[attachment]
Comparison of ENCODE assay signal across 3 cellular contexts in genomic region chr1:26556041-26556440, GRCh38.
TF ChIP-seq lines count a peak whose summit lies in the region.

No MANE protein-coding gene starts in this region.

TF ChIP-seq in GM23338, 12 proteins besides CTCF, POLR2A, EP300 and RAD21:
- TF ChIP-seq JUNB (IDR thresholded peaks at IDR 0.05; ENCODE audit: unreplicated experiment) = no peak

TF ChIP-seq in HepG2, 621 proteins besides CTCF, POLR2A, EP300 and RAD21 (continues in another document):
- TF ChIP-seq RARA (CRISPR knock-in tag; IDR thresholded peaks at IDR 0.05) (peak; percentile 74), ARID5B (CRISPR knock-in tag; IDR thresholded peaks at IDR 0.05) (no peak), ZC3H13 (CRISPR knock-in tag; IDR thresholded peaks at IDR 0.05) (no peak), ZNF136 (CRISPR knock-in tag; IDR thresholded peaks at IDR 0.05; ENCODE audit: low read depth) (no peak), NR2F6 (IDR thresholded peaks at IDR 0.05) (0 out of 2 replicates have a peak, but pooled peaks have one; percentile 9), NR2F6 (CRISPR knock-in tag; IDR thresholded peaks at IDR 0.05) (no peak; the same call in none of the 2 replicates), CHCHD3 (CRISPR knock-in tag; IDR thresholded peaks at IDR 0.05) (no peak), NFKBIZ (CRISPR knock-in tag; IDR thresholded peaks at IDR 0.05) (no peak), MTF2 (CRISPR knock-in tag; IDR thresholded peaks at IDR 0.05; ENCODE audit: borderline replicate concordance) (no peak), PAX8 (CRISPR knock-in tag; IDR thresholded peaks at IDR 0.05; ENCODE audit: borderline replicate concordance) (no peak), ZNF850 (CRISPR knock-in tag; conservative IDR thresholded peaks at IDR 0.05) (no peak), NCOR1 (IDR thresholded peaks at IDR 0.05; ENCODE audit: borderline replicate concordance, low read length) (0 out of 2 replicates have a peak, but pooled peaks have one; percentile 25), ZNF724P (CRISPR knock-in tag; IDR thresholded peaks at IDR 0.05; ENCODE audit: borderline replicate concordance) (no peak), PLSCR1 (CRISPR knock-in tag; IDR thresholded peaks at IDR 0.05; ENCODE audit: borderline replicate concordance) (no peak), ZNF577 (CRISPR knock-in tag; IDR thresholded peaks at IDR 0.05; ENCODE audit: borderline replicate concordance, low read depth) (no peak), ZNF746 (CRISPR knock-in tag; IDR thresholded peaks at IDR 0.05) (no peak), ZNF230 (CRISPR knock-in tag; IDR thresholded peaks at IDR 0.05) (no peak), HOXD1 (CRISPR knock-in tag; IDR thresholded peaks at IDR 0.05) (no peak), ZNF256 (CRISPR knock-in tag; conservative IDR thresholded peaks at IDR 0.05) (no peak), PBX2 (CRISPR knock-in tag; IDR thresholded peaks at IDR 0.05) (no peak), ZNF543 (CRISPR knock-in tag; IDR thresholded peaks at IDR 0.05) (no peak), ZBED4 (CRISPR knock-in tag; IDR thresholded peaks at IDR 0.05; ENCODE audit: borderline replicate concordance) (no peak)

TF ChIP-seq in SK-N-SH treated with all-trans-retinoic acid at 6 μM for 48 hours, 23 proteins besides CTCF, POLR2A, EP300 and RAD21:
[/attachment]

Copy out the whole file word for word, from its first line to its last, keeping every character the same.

Comparison of ENCODE assay signal across 3 cellular contexts in genomic region chr1:26556041-26556440, GRCh38.
TF ChIP-seq lines count a peak whose summit lies in the region.

No MANE protein-coding gene starts in this region.

TF ChIP-seq in GM23338, 12 proteins besides CTCF, POLR2A, EP300 and RAD21:
- TF ChIP-seq JUNB (IDR thresholded peaks at IDR 0.05; ENCODE audit: unreplicated experiment) = no peak

TF ChIP-seq in HepG2, 621 proteins besides CTCF, POLR2A, EP300 and RAD21 (continues in another document):
- TF ChIP-seq RARA (CRISPR knock-in tag; IDR thresholded peaks at IDR 0.05) (peak; percentile 74), ARID5B (CRISPR knock-in tag; IDR thresholded peaks at IDR 0.05) (no peak), ZC3H13 (CRISPR knock-in tag; IDR thresholded peaks at IDR 0.05) (no peak), ZNF136 (CRISPR knock-in tag; IDR thresholded peaks at IDR 0.05; ENCODE audit: low read depth) (no peak), NR2F6 (IDR thresholded peaks at IDR 0.05) (0 out of 2 replicates have a peak, but pooled peaks have one; percentile 9), NR2F6 (CRISPR knock-in tag; IDR thresholded peaks at IDR 0.05) (no peak; the same call in none of the 2 replicates), CHCHD3 (CRISPR knock-in tag; IDR thresholded peaks at IDR 0.05) (no peak), NFKBIZ (CRISPR knock-in tag; IDR thresholded peaks at IDR 0.05) (no peak), MTF2 (CRISPR knock-in tag; IDR thresholded peaks at IDR 0.05; ENCODE audit: borderline replicate concordance) (no peak), PAX8 (CRISPR knock-in tag; IDR thresholded peaks at IDR 0.05; ENCODE audit: borderline replicate concordance) (no peak), ZNF850 (CRISPR knock-in tag; conservative IDR thresholded peaks at IDR 0.05) (no peak), NCOR1 (IDR thresholded peaks at IDR 0.05; ENCODE audit: borderline replicate concordance, low read length) (0 out of 2 replicates have a peak, but pooled peaks have one; percentile 25), ZNF724P (CRISPR knock-in tag; IDR thresholded peaks at IDR 0.05; ENCODE audit: borderline replicate concordance) (no peak), PLSCR1 (CRISPR knock-in tag; IDR thresholded peaks at IDR 0.05; ENCODE audit: borderline replicate concordance) (no peak), ZNF577 (CRISPR knock-in tag; IDR thresholded peaks at IDR 0.05; ENCODE audit: borderline replicate concordance, low read depth) (no peak), ZNF746 (CRISPR knock-in tag; IDR thresholded peaks at IDR 0.05) (no peak), ZNF230 (CRISPR knock-in tag; IDR thresholded peaks at IDR 0.05) (no peak), HOXD1 (CRISPR knock-in tag; IDR thresholded peaks at IDR 0.05) (no peak), ZNF256 (CRISPR knock-in tag; conservative IDR thresholded peaks at IDR 0.05) (no peak), PBX2 (CRISPR knock-in tag; IDR thresholded peaks at IDR 0.05) (no peak), ZNF543 (CRISPR knock-in tag; IDR thresholded peaks at IDR 0.05) (no peak), ZBED4 (CRISPR knock-in tag; IDR thresholded peaks at IDR 0.05; ENCODE audit: borderline replicate concordance) (no peak)

TF ChIP-seq in SK-N-SH treated with all-trans-retinoic acid at 6 μM for 48 hours, 23 proteins besides CTCF, POLR2A, EP300 and RAD21: